What does that look like for me? I resubmit to journals, especially if I received an encouraging rejection. I find new places to send by looking to writers I love, learning where they’ve published and what journals they support. I follow the oft-stated advice to read the publication, which introduces me to new, exciting writers I can learn from as well. Thinking about whether/which of my poems fit with a given journal gives me a better understanding of the aesthetic and thematic concerns of my work. (See above difficulty in describing my style.) Even perusing the submission guidelines, while not exciting, serves as practice in close and attentive reading. And, always taking the time to reconsider a poem before submitting has led to fine tweaks as well as wholesale revision. This way, the time spent preparing a submission—reading the journal, choosing poems, reexamining them—never feels wasted, even when a poem is rejected over and over.

Submitting poems went from, “Ugh, I’d rather be writing” to “Wow, look at this amazing poet I’ve never read before,” and “Hey, I just made this poem of mine so much stronger.” Each rejection still stings, but instead of taking it as a definitive assessment of my work, I try to embrace it as part of the process of becoming a better poet.

Q~Is there any online resource you would like to recommend?

A~Keeping with the theme of submitting work, I’ve found  ENTROPY’s Where to Submit feature to be a great resource. Every couple of months, they collate an updated list of places to submit: presses; chapbooks; journals + anthologies; residencies, fellowships + other opportunities.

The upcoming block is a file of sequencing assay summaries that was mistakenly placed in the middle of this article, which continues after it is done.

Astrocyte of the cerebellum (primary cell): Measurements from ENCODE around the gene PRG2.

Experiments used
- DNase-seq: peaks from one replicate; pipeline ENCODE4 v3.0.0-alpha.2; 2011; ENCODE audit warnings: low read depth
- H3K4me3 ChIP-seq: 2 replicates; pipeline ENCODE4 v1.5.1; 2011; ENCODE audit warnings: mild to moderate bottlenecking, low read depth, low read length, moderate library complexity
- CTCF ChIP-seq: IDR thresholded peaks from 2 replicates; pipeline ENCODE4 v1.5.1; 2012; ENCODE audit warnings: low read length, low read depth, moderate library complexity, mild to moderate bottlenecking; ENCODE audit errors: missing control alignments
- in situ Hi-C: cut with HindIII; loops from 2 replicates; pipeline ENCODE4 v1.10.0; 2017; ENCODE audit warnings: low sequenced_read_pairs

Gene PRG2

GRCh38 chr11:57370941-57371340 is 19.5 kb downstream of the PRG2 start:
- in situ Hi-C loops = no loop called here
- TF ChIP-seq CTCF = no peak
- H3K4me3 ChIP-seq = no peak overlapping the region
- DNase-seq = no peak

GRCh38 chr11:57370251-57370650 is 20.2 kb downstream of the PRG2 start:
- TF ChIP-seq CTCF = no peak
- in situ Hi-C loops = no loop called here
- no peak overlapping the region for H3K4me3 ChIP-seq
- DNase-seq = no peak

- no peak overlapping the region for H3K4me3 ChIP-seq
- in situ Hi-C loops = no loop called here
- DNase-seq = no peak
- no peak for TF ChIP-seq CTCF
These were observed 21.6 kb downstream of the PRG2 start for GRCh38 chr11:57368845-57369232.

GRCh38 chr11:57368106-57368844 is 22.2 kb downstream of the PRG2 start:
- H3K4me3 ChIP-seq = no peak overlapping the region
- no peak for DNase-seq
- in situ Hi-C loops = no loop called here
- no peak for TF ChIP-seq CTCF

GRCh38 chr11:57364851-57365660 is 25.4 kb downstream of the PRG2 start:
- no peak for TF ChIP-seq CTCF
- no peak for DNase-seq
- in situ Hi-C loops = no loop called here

For a model in how to keep track of submissions, I recommend looking at Todd Dillard’s detailed, illustrated explanation of how he stays organized using an Excel spreadsheet  here. I use Excel, but his method is far superior because of the way he organizes the data allows you to unleash the power of filters—be still, my Virgo heart.

Q~There are lots of publications out there. What is a literary gem you feel deserves more attention? Why will we love them?

A~I love Glass Poetry Press. Editor-in-chief Anthony Frame runs the Glass Chapbook Series as well as Glass: A Journal of Poetry, a monthly online publication. Anthony is deeply committed to nurturing an inclusive poetry community and publishing underrepresented voices and a diversity of aesthetic styles. Both the series and the journal are fee-free submissions. One dollar of each chapbook purchase goes to social justice organizations; this fall, donations are going to the Trans Women of Color Collective. And the poetry he publishes is stunning. You can really feel how each poet has gone through the crucible of their experience to bring something essential and beautifully crafted into the world. The journal also includes reviews, interviews, special features, and Poets Resist, a current events poetry series curated by guest editors. I’m so thrilled that my newest poem, “The Day Dr. Christine Blasey Ford Testifies Before the Senate Judiciary Committee, I Teach My Daughter the Names of the Parts of Female Anatomy,” appears in the Poets Resist 2018 Midterm Elections Special Feature, which came out on election day and includes Yanyi, Luther Hughes, Sage, Sumita Chakraborty, and Lynn Melnick, among others. You can read the issue here.

 Q~That sounds amazing. Where can readers go if they are interested in reading more of your work?

A~You can find a full list of my publications at my website which includes links to poems in Memorious, Verse Daily, wildness, Tinderbox Poetry Journal, and The Indianapolis Review, among others, and an essay on motherhood and poetry in The Critical Flame. You can also connect with me via social media. I’m most active on Twitter. While I have an Instagram account, I haven’t been using it much yet.